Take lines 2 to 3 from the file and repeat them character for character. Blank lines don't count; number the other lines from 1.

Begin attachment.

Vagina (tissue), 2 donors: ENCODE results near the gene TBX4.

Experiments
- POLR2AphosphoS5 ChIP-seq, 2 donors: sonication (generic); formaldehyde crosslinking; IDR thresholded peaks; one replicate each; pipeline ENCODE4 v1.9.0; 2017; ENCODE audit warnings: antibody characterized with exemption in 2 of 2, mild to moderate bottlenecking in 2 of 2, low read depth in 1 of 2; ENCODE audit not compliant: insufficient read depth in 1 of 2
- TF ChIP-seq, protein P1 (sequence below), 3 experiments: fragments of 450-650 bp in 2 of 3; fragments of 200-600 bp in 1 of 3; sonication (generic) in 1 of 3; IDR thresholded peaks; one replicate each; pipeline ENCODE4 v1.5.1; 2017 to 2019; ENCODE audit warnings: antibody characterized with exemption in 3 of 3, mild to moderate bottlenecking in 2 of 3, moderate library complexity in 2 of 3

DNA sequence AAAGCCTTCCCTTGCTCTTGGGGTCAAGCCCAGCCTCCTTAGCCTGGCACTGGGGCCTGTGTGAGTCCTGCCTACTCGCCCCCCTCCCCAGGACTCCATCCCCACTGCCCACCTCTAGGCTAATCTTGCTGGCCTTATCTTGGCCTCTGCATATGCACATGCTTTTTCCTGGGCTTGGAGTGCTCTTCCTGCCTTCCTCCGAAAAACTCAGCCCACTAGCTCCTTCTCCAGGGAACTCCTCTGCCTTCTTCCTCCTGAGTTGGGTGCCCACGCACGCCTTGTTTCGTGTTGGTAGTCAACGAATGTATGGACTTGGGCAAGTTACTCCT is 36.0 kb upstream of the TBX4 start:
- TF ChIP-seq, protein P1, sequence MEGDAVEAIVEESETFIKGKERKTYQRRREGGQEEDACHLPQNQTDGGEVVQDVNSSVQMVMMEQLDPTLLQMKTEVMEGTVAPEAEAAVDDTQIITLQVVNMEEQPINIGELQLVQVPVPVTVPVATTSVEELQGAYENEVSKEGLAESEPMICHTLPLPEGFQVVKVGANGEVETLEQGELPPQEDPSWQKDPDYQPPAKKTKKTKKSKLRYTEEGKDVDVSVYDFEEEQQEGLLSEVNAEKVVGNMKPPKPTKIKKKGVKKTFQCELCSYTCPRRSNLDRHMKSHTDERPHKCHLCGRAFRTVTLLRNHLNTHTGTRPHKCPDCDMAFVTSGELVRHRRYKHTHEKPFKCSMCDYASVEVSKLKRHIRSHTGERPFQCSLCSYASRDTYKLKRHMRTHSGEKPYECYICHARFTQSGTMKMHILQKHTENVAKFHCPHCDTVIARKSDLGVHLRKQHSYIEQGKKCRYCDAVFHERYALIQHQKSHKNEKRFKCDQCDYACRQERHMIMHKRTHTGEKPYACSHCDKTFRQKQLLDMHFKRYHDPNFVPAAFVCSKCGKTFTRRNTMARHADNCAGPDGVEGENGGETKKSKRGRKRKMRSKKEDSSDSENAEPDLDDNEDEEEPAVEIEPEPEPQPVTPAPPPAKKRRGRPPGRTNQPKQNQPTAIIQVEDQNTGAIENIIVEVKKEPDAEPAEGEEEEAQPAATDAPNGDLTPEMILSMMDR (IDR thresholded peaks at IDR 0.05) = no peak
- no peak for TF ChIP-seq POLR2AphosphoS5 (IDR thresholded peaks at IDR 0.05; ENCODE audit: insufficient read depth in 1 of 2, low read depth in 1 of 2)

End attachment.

Experiments
- POLR2AphosphoS5 ChIP-seq, 2 donors: sonication (generic); formaldehyde crosslinking; IDR thresholded peaks; one replicate each; pipeline ENCODE4 v1.9.0; 2017; ENCODE audit warnings: antibody characterized with exemption in 2 of 2, mild to moderate bottlenecking in 2 of 2, low read depth in 1 of 2; ENCODE audit not compliant: insufficient read depth in 1 of 2